It would be nice to celebrate the recent withdrawal of the remaining British troops from Iraq as the end of the UK’s direct involvement in the military occupation there. But such festivities would unfortunately be premature.
The killing last Sunday in Baghdad’s Green Zone of two armed contractors working for the London-based mercenary firm ArmorGroup by another British contractor from the company, serves as a grim reminder that Brits are still deeply involved in the prosecution of the war.
In fact, with no countries officially left in the so-called “coalition of the willing”, contractors are now playing a more important role than ever, as the Obama administration begins to slowly scale back the war in Iraq.
In June, a Pentagon report revealed that there are still 132,610 contractors in Iraq — effectively doubling the size of the occupation — and that the use of armed “private security contractors” in the country actually increased by 23% during the second quarter of 2009.
The US Defense Department doesn’t break down its data by nationality, but the report does specify that there are 60,244 “third country nationals”, or contractors that are neither American nor Iraqi, on the payroll in Iraq. Therefore, the number of British citizens that are part of this shadow army is likely in the thousands.
Sunday’s shooting should also dispel the myth, if anyone still believes it, that incidents like this are somehow avoidable. Unlike its competitors Dyncorp, Triple Canopy and Blackwater, whose outrageous scandals continue to mount, ArmorGroup has with few exceptions managed to steer clear of negative press.
Moreover, the company has been an outspoken advocate for more rigorous vetting of armed contractors and for greater outside regulation of the industry as a whole. Back in 2005, for example, an ArmorGroup spokesman said: “We are demanding regulation. It is extraordinary that … any Joe Public can get a Kalashnikov and work with a security company abroad. This is an issue of accountability.”
But when ArmorGroup hired Daniel Fitzsimons, who shot his two co-workers during a scuffle after a late night of drinking, the obvious warning signs were not heeded.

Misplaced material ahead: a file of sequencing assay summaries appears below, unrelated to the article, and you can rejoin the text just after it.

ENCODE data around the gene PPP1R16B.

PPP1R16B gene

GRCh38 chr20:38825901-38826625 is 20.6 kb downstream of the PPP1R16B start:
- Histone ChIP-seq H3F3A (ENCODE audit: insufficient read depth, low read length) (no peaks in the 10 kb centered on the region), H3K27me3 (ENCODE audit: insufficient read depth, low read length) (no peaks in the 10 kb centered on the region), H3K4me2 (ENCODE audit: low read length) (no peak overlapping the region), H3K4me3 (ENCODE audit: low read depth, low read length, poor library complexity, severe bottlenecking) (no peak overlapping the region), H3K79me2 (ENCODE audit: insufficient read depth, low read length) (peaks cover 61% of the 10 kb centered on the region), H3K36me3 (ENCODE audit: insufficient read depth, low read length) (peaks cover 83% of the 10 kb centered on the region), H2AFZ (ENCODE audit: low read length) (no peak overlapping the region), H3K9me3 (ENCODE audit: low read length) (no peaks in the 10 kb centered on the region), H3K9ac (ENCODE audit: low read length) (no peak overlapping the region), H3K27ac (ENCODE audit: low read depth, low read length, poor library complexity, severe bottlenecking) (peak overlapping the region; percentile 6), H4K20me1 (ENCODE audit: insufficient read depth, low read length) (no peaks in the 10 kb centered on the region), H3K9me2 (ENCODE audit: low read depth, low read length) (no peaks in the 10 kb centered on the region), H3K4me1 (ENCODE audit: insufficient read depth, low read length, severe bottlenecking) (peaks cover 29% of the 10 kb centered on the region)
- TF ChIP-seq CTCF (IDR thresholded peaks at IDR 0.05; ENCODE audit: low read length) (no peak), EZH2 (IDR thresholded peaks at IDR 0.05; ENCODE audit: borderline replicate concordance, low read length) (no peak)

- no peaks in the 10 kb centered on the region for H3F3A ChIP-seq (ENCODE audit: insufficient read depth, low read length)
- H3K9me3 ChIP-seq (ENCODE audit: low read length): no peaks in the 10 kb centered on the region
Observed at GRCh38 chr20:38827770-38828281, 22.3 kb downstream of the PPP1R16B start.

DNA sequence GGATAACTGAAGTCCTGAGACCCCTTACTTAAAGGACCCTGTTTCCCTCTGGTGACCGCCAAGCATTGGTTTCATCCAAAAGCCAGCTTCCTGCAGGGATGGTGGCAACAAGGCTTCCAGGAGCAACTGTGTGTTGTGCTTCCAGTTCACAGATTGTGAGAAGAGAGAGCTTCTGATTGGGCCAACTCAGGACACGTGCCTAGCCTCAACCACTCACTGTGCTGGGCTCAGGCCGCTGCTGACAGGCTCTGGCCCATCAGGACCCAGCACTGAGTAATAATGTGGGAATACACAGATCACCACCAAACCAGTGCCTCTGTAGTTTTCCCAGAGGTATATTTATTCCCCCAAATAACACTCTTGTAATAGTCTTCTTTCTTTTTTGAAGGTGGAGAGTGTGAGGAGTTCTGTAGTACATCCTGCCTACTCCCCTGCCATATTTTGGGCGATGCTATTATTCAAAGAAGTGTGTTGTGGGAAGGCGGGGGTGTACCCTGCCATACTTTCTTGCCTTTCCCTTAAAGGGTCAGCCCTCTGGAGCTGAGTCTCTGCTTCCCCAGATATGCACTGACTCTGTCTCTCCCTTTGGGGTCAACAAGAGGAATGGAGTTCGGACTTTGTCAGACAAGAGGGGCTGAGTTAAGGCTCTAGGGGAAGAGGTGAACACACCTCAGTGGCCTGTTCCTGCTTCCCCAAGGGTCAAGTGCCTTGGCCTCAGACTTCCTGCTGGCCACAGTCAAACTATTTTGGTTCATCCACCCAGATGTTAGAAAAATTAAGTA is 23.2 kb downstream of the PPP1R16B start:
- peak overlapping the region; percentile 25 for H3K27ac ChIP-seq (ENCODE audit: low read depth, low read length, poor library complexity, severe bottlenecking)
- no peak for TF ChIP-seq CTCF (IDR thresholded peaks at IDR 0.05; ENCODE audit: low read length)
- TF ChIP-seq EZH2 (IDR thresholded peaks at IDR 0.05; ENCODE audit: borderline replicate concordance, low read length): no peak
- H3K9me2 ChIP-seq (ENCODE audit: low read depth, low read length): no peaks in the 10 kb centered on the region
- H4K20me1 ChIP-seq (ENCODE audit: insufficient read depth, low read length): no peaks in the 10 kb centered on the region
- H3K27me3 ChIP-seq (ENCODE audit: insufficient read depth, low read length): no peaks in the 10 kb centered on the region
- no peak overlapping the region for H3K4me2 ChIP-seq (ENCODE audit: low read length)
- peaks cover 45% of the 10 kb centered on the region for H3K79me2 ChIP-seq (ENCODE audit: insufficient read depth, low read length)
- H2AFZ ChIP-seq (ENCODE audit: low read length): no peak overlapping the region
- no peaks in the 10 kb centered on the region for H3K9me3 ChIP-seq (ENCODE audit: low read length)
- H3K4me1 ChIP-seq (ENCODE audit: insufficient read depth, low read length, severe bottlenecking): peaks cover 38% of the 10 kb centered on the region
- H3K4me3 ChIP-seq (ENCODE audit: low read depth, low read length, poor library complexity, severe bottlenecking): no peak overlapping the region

In 2007, Fitzsimons was fired and fined $3,000 for “extreme negligence” by Aegis, another British mercenary firm in Iraq, headed by the notorious Tim Spicer, after only a few months on the job. Colleagues said that he had a history of violent conduct and had “been a loose cannon for years”.
Not surprisingly, Fitzsimons was also apparently traumatized by his experiences in war. On his Facebook and MySpace profiles he wrote about the challenges of the “war inside your head” and his constant use of alcohol and drugs to numb the pain.
“When I come home from each rotation I give my liver, kidneys and brain cells a good hiding to teach them a lesson, and to help me achieve this I get as wasted as possible at every opportunity,” he wrote. “Remember reality is a condition caused by lack of drugs.”
ArmorGroup apparently did not pick up on these red flags, however, perhaps because such personal problems are likely par for the course when you enter the world of mercenaries. “Violent conduct” isn’t a worrisome trait, but in the end what these security contractors are trained to do.
Hence, just as the “laws of war” have not stopped soldiers from torturing and committing war crimes, no amount of internal vetting or government regulation of the mercenary industry — even with the best of intentions — will be able to stop such tragedies from happening again.